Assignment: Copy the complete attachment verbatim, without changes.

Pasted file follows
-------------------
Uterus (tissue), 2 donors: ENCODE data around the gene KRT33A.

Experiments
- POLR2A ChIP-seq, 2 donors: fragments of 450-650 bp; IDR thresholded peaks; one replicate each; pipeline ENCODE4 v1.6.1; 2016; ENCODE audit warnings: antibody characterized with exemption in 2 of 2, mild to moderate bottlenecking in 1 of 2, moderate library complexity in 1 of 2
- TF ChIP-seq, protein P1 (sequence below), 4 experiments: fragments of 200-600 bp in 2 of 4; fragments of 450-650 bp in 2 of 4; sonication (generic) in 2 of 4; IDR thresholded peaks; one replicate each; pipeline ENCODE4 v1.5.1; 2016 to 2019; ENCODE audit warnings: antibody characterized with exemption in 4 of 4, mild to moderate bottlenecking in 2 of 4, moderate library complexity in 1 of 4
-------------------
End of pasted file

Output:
Uterus (tissue), 2 donors: ENCODE data around the gene KRT33A.

Experiments
- POLR2A ChIP-seq, 2 donors: fragments of 450-650 bp; IDR thresholded peaks; one replicate each; pipeline ENCODE4 v1.6.1; 2016; ENCODE audit warnings: antibody characterized with exemption in 2 of 2, mild to moderate bottlenecking in 1 of 2, moderate library complexity in 1 of 2
- TF ChIP-seq, protein P1 (sequence below), 4 experiments: fragments of 200-600 bp in 2 of 4; fragments of 450-650 bp in 2 of 4; sonication (generic) in 2 of 4; IDR thresholded peaks; one replicate each; pipeline ENCODE4 v1.5.1; 2016 to 2019; ENCODE audit warnings: antibody characterized with exemption in 4 of 4, mild to moderate bottlenecking in 2 of 4, moderate library complexity in 1 of 4